I Will Go There, Take Me Home
Curated by Derry's Gregory McCartney, The MAC’s latest group exhibition challenges visitors to consider the dangers of ignoring new political, social and economic realities
Who are the barbarians? Is it us? What defines us as humans, and what do we really know of our rights?
These are just some of the questions addressed by the artists Olaf Brzeski, Pieter Hugo and Adrian Ghenie in the latest exhibition at The MAC in Belfast.
Spread out across the venue’s three galleries, the exhibition – part of The MAC’s second installment of their Guest Curator Programme – delivers a powerful and focused message. It challenges the observer to consider the danger of ignoring our history, of failing to adapt to new political, social and economic landscapes, and of exerting control over other societies. It suggests that we need to look at the world afresh.
The artists have drawn on their experiences of coming from countries affected by war and violence, and of living in post-apartheid communities. They subsequently use a mixture of installation, photography and oil and acrylics to illustrate their points.
It is the opening night of the exhibition, curated by Derry’s Gregory McCartney – also editor of art/poetry journal, Abridged – and the evening combines the launch of both. Indeed, this latest edition of the journal has been produced directly in conjunction with the exhibition.
A steady crowd, with a seemingly predominant flavour of youth, threads through the gallery spaces, and our first appointment is with the ground floor installation from Polish artist Olaf Brzeski, entitled ‘Dream-Spontaneous Combustion’. It is an arresting piece.
Upon entering the white-walled room, we see what looks like black soot exploding from the far wall in an angry deformed cloud, protruding into the surrounding space like an accusing finger. It immediately conjures up a sense of threat – of a pressure-cooker situation that is reached boiling point. Brzeski seems to be warning us that to ignore change will be at our peril. The message is boldly apocalyptic.
According to The MAC’s description, the full exhibition explores ‘the end of things’, ‘the end of personal and social empires… the apocalyptic element inherent in their destruction, the failure of philosophies; the failure of systems; the failure of people'. For South African artist Pieter Hugo, this theme is depicted in glossy photographic form, with large square pictures decorating the second gallery space upstairs.
It Is also where we can pick up a copy of the Abridged journal, available in a variety of covers to showcase each artist. Their work subsequently accompanies the poetry inside, which includes a poem by the inaugural winner of the Seamus Heaney Award for New Writing 2015, Stephanie Conn, along with other national and international poets.
Hugo’s photography is vividly compelling, his subjects staring proud and defiant down the camera lense. They are people marginalised by society. They live in the shantytowns of Africa, doing what is necessary to survive, but always misunderstood.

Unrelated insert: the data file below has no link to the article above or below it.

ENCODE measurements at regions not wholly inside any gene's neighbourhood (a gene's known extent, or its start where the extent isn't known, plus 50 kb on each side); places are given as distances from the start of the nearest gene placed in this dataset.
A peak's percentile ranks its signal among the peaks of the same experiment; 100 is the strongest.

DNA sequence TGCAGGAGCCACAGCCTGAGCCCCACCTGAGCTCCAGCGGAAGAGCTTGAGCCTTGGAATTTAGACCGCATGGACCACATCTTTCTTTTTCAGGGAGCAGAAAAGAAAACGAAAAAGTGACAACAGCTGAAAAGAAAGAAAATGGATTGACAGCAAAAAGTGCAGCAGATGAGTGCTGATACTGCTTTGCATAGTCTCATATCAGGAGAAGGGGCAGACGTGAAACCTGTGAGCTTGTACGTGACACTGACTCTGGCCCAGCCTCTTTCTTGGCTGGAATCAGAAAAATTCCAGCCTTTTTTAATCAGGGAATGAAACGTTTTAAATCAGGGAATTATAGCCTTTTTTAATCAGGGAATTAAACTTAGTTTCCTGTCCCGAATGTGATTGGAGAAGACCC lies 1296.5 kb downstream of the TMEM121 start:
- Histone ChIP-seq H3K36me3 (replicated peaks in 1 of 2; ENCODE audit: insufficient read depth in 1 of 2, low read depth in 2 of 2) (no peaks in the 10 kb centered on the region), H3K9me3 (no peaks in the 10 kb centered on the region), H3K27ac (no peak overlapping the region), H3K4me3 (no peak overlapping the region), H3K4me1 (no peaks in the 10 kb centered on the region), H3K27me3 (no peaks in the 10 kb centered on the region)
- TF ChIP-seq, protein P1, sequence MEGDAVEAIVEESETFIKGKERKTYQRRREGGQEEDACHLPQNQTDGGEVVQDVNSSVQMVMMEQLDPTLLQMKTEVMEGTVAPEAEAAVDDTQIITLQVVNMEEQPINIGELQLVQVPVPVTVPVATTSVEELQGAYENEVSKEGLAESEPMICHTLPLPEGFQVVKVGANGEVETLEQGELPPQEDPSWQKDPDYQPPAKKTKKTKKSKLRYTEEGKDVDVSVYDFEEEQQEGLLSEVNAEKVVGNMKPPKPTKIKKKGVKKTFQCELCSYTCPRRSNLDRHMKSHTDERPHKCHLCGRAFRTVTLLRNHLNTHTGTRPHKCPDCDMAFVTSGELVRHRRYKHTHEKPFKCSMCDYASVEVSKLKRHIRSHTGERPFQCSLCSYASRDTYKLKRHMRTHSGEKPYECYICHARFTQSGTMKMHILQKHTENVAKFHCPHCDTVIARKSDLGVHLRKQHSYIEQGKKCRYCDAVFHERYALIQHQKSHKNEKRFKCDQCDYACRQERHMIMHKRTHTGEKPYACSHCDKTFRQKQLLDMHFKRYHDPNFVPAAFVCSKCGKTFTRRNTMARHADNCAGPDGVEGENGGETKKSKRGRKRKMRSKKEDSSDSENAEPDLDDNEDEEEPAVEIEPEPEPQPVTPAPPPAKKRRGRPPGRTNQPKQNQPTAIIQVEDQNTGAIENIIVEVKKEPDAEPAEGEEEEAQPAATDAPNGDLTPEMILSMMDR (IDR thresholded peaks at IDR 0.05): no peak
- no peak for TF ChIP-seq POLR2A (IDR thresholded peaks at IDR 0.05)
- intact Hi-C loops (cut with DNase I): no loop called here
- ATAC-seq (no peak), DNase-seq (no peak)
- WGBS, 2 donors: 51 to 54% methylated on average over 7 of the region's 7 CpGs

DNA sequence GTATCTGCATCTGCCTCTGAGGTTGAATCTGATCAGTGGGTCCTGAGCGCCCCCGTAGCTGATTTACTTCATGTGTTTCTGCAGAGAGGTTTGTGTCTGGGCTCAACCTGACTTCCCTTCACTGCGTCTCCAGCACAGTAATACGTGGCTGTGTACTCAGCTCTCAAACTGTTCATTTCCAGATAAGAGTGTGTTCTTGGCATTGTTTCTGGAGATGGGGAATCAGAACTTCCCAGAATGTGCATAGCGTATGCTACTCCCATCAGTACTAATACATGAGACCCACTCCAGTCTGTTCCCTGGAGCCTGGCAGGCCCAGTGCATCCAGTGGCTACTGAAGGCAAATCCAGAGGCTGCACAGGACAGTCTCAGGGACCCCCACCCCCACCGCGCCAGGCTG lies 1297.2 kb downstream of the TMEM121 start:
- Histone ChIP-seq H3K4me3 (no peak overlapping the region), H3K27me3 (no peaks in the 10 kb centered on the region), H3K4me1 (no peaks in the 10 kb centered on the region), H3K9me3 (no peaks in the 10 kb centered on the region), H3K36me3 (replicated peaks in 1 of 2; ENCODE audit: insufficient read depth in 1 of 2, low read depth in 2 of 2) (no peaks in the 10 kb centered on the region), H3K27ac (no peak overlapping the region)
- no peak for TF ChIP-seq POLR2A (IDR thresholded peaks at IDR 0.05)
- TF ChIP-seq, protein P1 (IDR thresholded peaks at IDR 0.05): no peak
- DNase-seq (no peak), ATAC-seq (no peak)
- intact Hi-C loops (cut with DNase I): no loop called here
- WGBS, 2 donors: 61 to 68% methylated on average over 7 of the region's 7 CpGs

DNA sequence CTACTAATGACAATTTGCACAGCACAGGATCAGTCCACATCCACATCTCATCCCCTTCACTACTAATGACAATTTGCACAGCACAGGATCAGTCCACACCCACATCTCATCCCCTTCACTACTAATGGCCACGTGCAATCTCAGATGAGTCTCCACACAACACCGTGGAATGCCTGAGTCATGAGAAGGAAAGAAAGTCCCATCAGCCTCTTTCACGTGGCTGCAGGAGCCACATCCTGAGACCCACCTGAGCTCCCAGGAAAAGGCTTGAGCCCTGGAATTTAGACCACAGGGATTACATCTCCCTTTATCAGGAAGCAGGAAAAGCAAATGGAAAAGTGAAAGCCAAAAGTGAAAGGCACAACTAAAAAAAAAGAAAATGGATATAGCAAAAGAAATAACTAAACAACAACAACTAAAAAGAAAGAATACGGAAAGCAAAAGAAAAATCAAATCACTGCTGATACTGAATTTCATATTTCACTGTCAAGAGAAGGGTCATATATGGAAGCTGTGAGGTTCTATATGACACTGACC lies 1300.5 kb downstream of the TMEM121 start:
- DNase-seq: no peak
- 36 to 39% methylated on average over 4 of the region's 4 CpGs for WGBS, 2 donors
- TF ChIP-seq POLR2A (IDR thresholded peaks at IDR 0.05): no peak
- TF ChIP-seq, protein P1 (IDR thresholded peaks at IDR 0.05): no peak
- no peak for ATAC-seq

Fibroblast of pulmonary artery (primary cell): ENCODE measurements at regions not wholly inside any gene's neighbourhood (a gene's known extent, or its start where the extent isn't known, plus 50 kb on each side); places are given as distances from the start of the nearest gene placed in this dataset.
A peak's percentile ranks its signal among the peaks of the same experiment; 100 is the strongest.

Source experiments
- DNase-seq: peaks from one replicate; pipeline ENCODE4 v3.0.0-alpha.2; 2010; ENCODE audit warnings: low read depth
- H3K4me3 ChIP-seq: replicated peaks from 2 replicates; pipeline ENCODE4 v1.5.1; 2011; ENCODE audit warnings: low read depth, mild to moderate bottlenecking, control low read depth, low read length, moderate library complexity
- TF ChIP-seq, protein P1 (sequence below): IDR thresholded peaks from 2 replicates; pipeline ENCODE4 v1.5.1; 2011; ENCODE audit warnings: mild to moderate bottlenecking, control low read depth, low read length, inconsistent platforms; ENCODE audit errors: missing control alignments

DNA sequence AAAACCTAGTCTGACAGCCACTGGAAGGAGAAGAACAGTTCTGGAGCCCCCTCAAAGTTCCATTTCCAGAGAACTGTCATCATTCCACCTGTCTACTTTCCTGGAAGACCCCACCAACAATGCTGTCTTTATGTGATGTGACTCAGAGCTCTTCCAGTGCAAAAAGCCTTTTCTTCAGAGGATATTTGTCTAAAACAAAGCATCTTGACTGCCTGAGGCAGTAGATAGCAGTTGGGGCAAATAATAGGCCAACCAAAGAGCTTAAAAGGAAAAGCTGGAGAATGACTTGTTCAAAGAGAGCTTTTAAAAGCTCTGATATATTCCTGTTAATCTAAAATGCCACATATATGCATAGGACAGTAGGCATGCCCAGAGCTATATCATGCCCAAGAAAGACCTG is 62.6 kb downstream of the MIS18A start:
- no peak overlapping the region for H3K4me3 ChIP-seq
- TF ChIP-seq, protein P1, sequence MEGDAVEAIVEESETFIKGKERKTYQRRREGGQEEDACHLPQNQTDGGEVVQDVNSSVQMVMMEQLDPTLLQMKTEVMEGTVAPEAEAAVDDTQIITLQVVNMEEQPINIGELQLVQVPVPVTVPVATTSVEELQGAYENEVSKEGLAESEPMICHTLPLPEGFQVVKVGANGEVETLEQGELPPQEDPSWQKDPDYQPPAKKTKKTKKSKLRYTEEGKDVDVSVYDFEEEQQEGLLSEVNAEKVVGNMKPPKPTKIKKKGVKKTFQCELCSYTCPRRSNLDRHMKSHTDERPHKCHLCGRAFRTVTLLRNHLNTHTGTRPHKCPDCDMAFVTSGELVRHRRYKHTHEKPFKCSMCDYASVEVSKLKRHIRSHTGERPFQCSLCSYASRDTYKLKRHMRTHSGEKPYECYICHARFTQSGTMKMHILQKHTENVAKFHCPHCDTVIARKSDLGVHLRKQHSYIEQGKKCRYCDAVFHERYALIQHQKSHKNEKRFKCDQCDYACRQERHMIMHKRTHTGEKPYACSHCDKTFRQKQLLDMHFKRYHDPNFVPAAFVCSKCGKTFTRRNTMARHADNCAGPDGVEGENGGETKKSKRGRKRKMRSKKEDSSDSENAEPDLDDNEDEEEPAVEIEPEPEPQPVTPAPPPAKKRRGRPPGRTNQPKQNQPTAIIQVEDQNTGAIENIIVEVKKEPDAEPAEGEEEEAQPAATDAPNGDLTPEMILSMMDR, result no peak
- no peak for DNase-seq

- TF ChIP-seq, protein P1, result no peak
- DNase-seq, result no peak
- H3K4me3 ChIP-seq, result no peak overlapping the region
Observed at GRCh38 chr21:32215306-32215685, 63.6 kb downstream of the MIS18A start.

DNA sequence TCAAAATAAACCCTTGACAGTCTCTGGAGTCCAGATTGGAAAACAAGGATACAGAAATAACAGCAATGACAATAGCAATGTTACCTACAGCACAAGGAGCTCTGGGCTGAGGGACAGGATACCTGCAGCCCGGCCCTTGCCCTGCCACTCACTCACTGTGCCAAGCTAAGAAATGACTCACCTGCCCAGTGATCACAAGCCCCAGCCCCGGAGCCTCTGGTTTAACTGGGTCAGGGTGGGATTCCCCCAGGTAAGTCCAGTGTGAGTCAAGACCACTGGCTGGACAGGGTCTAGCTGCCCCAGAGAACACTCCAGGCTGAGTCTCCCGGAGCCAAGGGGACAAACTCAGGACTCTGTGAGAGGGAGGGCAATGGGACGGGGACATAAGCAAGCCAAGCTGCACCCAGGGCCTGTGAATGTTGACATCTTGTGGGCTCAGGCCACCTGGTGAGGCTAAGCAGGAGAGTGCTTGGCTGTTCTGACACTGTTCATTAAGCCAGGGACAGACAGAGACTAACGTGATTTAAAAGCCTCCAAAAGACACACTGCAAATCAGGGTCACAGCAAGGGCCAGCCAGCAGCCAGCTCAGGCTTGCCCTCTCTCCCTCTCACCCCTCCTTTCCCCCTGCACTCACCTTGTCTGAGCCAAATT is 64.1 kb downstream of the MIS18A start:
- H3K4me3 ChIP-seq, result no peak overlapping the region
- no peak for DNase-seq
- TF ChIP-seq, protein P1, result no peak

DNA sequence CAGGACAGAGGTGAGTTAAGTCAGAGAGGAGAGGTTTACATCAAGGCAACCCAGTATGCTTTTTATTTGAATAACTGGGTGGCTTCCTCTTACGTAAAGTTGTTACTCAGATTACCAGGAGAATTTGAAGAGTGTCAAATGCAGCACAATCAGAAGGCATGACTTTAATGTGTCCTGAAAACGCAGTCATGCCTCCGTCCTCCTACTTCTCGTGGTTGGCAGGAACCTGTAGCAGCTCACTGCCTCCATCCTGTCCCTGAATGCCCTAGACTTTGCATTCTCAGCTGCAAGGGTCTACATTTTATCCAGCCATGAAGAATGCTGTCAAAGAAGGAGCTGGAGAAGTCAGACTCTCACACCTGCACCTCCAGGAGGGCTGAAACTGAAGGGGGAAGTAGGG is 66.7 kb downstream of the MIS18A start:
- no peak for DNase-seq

The images show ‘the hyena men’ (with hyenas, not dogs, as I overhear someone say when picking up a journal), who are viewed as drug dealers and dangerous people, but are simply forced to earn a crust by training wild animals to perform to a crowd.
Urban and barren landscapes sit side by side, each picture bright and bold and beckoning, clashing colourful beauty with black and white brutality. Yet each photograph also portrays its subjects as inherently human – these are people with names and families, and this is simply their way of life. They are carving out new identities in an ever challenging and changing world.
Our final installment in the exhibition comes from Romanian artist Adrian Ghenie, who uses oil and acrylic in the lofty third gallery space. His paintings vary from large sweeping canvases to much smaller scenes that require closer examination, asking us to consider ‘the ghosts that haunt modern societies'.
The paintings are abstract, their layers bleeding one into the other to create collages that show everything from aerial warfare to blurred, featureless faces. The images are complex fusions of colour, yet within each, there is a clear outline of what Ghenie wishes us to see.
I Will Go There, Take Me Home ultimately fuses personal artistic expression with wider literary reflection to draw our attention to the divisions in societies, and the need for us to consider the world afresh. Indeed, we are told that the Greek poet, CP Cavafy, wrote a piece entitled ‘Waiting for the Barbarians’ in 1904, asking: 'What will become of us without barbarians?'
Meanwhile, South African writer, JM Coetzee, later considered these themes in his novel of the same name in 1980. Do we need barbarians to function as a society and if so, who are they? What happens without them?
Poet, Aime Cesaire, speaks of ‘hyena-men and panther-men’ in her 1938 poem, ‘Notebook of a Return to my Native Land’, which is so vividly represented in Hugo’s photographs.
All in all, this is a rivetting, highly evocative exhibition which invites the viewer to step into a brave new world. Coupled with the poetry in the complementary journal – inspired by Dante’s purgatory in The Divine Comedy – the overall effect is one of deep contemplation.
I Will Go There, Take Me Home runs at The MAC, Belfast until July 26. Acclaimed photographer, Pieter Hugo, will give an artist talk on his work on Monday, May 18 at 3pm.